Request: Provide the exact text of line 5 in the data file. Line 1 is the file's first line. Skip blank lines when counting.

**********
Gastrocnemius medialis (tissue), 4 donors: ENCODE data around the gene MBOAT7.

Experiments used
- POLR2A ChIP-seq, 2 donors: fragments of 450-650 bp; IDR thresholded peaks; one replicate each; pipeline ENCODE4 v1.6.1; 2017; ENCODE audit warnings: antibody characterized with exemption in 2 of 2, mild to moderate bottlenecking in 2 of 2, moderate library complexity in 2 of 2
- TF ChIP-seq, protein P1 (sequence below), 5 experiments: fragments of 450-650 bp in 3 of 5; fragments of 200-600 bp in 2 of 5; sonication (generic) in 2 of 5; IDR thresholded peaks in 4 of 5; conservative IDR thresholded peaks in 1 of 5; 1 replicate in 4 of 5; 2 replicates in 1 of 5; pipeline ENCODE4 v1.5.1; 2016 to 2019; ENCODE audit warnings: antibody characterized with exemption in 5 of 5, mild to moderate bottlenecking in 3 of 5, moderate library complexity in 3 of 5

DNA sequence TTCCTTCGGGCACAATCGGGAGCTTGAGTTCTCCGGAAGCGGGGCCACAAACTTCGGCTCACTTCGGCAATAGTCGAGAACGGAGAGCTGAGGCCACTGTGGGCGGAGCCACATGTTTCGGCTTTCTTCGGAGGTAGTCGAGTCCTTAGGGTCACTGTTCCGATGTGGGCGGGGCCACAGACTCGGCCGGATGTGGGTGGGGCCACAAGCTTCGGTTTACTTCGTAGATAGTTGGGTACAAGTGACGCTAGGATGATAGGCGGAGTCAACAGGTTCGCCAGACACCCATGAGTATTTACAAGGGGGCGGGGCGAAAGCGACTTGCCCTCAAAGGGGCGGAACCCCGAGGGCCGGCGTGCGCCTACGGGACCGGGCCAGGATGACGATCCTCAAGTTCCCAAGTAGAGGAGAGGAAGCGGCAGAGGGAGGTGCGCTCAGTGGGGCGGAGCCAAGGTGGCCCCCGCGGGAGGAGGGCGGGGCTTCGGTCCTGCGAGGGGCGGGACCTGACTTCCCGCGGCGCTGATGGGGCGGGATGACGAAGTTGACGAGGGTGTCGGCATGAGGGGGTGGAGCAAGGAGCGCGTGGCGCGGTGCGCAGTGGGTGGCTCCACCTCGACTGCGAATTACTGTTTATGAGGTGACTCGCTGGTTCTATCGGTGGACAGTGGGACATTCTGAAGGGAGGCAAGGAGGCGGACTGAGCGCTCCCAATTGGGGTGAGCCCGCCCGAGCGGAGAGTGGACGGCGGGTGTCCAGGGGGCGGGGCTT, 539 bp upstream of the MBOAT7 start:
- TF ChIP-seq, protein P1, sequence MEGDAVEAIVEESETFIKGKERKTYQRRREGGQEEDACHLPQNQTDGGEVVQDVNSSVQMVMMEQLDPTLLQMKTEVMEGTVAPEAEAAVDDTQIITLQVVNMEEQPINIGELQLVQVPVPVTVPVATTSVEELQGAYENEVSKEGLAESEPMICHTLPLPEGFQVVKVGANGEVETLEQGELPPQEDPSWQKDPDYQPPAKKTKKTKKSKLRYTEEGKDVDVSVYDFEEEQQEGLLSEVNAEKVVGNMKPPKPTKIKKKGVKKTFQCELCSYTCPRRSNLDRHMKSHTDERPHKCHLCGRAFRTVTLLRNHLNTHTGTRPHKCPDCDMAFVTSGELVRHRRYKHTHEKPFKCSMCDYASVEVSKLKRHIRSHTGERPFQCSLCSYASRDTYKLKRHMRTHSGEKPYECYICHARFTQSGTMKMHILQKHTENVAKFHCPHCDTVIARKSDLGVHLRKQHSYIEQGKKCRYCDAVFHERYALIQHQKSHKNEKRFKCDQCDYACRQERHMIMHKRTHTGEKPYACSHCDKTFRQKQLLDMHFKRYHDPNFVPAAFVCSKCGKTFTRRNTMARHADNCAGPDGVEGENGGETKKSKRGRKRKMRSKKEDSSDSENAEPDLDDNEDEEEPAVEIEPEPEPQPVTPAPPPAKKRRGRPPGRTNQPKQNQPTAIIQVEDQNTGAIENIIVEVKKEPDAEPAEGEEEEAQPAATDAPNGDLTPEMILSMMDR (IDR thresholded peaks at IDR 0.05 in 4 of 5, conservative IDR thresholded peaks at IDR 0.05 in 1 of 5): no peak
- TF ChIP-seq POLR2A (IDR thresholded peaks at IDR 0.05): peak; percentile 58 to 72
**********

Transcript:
DNA sequence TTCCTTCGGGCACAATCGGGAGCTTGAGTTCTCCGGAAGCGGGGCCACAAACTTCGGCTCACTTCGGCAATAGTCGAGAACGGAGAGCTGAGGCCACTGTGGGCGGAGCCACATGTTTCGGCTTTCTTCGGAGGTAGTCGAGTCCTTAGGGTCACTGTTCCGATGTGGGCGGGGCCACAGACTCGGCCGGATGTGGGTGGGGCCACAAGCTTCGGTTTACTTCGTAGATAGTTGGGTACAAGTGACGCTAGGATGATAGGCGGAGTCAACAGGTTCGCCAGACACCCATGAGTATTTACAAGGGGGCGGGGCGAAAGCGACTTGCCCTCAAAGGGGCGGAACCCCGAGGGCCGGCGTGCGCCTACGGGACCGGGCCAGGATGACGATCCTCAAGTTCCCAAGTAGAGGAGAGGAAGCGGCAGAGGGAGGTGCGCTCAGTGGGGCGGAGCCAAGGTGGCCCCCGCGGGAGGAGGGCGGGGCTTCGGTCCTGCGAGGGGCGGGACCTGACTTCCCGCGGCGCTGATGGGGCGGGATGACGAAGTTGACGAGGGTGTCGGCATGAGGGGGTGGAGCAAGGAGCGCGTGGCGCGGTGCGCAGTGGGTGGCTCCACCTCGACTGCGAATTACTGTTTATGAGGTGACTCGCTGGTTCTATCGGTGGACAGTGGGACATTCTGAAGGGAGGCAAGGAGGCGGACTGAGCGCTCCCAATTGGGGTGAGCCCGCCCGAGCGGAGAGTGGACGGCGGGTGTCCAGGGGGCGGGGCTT, 539 bp upstream of the MBOAT7 start: